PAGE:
Chemical control of cone pests in a Norway spruce seed orchard.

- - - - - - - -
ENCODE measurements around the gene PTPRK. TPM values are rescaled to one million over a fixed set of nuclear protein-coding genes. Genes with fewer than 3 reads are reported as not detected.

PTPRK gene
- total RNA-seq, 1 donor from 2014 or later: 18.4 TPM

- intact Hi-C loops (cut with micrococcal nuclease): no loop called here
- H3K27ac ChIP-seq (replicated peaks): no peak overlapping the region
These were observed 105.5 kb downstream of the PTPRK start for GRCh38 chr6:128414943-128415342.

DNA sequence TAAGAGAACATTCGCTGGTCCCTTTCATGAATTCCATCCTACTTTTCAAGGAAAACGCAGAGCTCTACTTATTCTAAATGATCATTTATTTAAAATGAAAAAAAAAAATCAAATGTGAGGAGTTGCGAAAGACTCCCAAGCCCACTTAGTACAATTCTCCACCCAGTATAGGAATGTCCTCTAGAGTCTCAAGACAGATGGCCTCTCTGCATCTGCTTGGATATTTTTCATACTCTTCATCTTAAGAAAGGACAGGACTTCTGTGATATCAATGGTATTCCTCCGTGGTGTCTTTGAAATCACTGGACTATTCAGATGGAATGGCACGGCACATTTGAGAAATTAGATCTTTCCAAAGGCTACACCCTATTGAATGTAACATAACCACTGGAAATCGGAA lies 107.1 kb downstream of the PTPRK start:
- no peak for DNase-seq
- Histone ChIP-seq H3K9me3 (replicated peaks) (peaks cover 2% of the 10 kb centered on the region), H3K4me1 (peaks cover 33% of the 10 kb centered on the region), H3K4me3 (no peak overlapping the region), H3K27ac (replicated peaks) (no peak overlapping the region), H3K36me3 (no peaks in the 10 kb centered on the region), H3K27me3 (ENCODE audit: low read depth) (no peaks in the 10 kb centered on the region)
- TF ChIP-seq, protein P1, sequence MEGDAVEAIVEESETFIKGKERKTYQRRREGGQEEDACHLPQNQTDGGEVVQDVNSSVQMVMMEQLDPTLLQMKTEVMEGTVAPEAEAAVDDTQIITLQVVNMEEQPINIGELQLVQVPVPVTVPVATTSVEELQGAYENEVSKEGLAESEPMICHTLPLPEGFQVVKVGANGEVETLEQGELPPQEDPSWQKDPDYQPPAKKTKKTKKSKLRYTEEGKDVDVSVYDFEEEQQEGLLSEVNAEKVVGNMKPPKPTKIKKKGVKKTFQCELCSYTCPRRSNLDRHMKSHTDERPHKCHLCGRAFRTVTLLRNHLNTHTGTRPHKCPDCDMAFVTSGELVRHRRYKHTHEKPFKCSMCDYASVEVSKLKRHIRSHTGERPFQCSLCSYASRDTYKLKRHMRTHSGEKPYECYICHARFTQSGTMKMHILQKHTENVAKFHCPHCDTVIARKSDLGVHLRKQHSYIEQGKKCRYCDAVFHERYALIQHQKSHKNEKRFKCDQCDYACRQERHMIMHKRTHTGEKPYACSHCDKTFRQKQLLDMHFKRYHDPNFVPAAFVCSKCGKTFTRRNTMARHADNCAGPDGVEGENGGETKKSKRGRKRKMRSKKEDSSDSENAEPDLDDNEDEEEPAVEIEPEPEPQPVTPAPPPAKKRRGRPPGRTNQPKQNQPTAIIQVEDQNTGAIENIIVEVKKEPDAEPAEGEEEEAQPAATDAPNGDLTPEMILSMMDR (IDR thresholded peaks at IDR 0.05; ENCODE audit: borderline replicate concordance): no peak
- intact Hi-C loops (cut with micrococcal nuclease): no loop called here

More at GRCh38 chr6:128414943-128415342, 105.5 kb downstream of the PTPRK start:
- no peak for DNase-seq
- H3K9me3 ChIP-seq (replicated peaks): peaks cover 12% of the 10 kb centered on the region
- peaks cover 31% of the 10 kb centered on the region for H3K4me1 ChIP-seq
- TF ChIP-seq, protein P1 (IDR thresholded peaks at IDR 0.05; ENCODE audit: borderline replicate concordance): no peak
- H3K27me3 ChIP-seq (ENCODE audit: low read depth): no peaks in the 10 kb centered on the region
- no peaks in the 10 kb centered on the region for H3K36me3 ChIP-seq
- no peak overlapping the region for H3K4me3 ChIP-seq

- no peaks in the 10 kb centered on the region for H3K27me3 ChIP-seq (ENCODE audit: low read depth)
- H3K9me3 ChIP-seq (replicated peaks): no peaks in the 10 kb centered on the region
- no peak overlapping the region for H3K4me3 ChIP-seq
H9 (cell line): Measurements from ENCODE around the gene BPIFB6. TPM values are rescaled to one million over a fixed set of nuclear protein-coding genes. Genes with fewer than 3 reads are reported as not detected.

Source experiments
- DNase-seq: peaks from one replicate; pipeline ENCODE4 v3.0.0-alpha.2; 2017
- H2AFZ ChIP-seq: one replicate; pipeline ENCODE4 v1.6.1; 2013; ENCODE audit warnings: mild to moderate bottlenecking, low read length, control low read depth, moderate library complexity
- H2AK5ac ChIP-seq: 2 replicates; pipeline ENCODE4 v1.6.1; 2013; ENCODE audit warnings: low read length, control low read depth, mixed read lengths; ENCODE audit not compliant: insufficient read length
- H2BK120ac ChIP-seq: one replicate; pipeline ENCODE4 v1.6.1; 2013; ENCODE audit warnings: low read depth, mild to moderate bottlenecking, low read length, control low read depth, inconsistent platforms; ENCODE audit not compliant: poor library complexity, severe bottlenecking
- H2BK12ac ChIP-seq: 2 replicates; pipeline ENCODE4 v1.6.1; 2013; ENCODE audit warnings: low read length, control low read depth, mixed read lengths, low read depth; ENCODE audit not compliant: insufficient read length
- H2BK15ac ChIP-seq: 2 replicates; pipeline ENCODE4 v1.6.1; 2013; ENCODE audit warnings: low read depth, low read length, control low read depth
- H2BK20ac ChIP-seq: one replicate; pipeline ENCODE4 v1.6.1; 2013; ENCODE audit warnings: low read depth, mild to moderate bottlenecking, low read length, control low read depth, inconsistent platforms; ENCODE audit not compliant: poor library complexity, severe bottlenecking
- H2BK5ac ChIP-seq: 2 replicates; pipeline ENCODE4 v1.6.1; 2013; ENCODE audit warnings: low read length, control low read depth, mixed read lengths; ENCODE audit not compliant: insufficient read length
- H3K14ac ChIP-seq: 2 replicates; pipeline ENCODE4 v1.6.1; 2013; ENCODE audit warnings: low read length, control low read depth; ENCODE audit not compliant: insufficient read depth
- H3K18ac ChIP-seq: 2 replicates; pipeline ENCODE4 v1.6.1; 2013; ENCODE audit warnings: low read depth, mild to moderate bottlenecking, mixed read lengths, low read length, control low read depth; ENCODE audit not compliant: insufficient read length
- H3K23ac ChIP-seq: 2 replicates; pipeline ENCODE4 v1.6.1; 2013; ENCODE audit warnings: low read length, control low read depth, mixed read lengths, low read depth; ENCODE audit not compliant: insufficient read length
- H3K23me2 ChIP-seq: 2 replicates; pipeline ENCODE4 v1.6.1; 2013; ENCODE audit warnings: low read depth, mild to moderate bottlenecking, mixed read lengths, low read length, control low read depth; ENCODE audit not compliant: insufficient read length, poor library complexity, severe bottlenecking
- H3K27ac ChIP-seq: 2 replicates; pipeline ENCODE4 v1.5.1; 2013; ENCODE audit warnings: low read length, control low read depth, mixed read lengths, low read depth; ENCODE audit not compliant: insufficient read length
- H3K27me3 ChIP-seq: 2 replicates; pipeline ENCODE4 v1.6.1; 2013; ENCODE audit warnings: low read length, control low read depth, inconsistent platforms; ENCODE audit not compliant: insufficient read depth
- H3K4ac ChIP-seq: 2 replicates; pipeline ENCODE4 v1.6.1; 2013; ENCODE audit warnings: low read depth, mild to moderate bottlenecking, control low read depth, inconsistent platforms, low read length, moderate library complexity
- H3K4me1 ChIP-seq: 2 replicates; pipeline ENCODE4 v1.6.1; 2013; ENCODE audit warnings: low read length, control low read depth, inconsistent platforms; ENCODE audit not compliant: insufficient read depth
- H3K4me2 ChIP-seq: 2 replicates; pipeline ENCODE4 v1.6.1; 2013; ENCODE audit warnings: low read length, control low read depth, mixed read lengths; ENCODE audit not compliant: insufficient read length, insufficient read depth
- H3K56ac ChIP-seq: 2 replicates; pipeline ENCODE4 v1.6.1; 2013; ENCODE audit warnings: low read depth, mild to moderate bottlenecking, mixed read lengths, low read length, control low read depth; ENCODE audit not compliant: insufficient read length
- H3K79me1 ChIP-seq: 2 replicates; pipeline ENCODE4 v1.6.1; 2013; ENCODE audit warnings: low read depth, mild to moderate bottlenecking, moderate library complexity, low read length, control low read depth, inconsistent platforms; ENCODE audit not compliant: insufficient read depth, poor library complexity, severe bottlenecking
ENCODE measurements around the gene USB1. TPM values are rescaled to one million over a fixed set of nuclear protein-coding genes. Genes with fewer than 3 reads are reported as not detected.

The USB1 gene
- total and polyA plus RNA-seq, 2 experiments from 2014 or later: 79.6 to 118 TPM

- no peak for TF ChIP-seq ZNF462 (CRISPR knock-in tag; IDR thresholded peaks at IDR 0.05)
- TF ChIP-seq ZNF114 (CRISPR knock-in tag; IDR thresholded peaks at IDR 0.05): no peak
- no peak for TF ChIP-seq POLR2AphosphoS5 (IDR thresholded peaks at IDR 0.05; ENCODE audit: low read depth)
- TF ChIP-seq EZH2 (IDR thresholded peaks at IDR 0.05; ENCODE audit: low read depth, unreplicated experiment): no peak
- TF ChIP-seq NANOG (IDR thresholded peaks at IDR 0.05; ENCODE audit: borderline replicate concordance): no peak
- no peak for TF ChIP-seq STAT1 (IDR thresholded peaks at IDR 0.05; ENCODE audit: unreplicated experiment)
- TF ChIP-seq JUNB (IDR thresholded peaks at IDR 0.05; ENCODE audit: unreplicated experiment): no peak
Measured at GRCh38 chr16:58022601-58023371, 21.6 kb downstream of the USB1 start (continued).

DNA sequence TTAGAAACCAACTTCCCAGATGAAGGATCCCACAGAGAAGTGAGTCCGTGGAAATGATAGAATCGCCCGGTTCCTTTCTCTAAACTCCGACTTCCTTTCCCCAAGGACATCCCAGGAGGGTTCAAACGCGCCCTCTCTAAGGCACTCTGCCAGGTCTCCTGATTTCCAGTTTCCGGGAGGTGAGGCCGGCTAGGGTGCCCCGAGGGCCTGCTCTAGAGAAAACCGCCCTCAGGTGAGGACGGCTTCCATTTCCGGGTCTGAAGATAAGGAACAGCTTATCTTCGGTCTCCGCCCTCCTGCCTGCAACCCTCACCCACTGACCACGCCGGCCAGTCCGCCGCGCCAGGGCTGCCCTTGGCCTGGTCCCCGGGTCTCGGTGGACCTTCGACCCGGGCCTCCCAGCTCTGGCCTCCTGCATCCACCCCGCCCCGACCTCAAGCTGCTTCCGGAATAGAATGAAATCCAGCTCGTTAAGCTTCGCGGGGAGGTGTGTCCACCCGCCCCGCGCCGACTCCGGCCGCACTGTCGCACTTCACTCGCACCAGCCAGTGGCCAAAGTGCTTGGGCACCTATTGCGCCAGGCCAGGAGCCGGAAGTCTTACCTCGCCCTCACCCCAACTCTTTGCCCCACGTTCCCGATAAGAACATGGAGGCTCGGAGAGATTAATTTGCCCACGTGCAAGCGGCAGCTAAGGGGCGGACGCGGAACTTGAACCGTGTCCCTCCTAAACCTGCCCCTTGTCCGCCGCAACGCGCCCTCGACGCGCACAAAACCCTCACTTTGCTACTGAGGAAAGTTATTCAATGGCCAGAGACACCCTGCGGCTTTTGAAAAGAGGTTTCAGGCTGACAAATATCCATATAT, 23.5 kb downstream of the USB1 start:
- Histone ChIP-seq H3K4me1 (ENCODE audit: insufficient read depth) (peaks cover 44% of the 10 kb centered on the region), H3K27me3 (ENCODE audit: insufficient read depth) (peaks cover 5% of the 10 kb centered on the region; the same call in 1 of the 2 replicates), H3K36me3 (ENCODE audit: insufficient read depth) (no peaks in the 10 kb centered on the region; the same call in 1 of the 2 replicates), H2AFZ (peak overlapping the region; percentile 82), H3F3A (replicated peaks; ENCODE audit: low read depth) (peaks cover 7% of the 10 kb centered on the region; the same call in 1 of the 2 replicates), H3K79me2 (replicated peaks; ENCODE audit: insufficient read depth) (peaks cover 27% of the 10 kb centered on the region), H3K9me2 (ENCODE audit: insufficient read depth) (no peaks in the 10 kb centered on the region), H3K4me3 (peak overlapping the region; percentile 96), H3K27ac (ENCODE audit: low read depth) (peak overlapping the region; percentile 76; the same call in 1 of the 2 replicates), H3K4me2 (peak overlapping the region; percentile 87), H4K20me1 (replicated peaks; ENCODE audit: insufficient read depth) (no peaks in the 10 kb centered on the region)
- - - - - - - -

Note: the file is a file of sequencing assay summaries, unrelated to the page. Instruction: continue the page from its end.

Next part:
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ABSTRACT: Norway spruce bore an abundance of cones in Finland in 2000, but these cones were often fungal-infected. The seeds had structural injuries that were revealed when seed samples were examined using light (LM) and a field emission scanning electron microscope (FESEM). Two main types of spores were found either in the tissues inside the seed coat or on the sarcotesta, the outermost layer of seed coat. The spores of Chrysomyxa pirolata appeared particularly in the nucellar tissue, where the cell walls were disintegrated at the middle lamellae and cytoplasm was disrupted. Degenerated remnants of fungal structures resembling aecial peridium were found close to aeciospores. The tissue of the megagametophyte differed also from that of a normal mature seed. Conidia of Thysanophora penicillioides were often encountered on the sarcotesta where the ordinary wax cover was missing. Fungal injury occurred in the nucellar layers that shelter the embryo and megagametophyte from desiccation and oxidation. Destruction of these structures together with rapid opening of the seed coat advance deterioration of seeds during storage and may cause unexpected economic losses in forest plant production.Trees 02/2004; 18(2):151-156. · 1.93 Impact Factor
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